Poetry is a subject close to my heart. I can’t say I’m anything of an expert, but I have read a decent bit of poetry, mostly classics, but also a fair few contemporaries. It’s a love that started a long time ago thanks to my grandfather, who is a retired English professor. We often talk Shakespeare and Romantic poets. While he is strictly a man of the classics, I’ve poked around more recent poems and poetic styles, and for the next few days, I’ll be picking out some pieces or lines from pieces that I like, and illustrating them.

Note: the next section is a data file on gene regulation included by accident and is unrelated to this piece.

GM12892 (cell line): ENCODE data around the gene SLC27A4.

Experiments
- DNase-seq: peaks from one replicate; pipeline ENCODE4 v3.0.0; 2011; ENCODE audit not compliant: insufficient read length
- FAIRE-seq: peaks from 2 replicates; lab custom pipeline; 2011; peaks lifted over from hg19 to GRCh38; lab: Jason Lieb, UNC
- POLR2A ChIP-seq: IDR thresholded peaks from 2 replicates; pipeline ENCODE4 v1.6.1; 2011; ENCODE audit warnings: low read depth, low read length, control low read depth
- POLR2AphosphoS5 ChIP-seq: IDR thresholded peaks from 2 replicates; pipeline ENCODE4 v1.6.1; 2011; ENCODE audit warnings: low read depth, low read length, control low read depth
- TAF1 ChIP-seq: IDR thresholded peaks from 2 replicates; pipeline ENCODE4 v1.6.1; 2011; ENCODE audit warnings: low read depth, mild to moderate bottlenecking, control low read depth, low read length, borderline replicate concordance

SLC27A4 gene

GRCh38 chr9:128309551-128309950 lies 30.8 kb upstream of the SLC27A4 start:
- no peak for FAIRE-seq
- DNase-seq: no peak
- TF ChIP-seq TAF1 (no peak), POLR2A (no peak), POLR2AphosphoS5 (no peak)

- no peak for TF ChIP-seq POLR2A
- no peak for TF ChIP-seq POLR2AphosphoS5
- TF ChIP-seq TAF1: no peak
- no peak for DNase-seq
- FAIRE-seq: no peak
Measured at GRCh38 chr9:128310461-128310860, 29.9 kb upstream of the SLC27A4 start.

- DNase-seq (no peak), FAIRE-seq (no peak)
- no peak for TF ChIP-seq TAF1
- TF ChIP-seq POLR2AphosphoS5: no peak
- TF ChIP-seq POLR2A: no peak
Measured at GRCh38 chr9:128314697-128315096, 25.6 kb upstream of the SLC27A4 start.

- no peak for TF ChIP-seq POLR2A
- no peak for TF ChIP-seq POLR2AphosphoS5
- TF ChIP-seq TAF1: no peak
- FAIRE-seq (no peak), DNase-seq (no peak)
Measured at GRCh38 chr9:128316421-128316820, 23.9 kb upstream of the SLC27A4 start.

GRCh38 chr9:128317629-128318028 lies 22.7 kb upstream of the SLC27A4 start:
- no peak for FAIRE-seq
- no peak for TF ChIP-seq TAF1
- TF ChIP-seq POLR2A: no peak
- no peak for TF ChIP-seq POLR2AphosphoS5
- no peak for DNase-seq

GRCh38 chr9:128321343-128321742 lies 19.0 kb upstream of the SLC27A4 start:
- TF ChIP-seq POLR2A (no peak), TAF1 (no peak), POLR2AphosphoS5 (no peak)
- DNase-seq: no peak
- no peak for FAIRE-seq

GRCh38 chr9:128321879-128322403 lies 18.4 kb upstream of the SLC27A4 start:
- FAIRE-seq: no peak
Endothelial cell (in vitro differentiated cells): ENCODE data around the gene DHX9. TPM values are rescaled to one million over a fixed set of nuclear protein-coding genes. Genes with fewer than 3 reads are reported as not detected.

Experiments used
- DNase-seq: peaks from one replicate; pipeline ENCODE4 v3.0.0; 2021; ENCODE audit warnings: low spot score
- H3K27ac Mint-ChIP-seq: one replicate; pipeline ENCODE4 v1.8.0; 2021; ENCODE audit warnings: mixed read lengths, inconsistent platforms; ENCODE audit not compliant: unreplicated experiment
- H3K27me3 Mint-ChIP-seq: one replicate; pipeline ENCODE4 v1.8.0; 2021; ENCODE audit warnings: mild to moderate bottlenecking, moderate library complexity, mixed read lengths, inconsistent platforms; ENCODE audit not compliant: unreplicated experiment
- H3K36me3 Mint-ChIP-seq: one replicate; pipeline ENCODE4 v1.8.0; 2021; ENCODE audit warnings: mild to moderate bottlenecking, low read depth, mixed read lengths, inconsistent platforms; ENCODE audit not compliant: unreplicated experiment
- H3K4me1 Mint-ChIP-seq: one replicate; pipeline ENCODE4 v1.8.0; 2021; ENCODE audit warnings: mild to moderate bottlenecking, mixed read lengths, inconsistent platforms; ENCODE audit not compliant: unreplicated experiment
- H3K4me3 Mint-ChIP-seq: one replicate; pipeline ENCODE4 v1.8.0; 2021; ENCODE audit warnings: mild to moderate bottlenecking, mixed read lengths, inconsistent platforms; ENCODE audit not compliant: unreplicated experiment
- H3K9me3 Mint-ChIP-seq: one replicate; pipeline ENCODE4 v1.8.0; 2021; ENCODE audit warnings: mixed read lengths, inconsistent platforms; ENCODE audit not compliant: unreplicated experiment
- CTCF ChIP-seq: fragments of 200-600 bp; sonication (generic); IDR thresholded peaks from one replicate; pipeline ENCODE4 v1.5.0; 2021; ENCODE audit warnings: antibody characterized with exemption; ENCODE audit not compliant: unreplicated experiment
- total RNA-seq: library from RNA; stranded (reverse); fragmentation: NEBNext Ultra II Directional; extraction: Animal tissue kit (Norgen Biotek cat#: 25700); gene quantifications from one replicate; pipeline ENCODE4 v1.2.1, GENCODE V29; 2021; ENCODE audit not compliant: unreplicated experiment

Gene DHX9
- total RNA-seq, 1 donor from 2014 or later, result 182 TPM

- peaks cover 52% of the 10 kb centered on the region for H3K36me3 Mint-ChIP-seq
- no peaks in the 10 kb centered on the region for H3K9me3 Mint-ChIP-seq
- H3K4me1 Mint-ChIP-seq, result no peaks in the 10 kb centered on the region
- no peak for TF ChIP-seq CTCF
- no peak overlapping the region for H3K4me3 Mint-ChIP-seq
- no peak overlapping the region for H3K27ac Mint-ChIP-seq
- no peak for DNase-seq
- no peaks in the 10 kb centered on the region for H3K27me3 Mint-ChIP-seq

We begin with Nikita Gill. She’s one of the really well-known Instagram poets and all her poems tug at my heartstrings or strike chords upon them. This one made me think of kintsukuroi, or kintsugi. It is the Japanese art of repairing broken pottery with lacquer dusted or mixed with powdered gold. From a philosophical perspective, it treats breakage and repair as parts of an object’s history, and not something to be disguised or hidden away. It tells the story of the object as it is, cracks and all, and celebrates the telling by literally illuminating it in gold.
To know the truth of a person, you look at the parts of their story when they broke and how they fixed the damage, if they did. Some don’t. Many do. I’ll bet those parts shine like gold.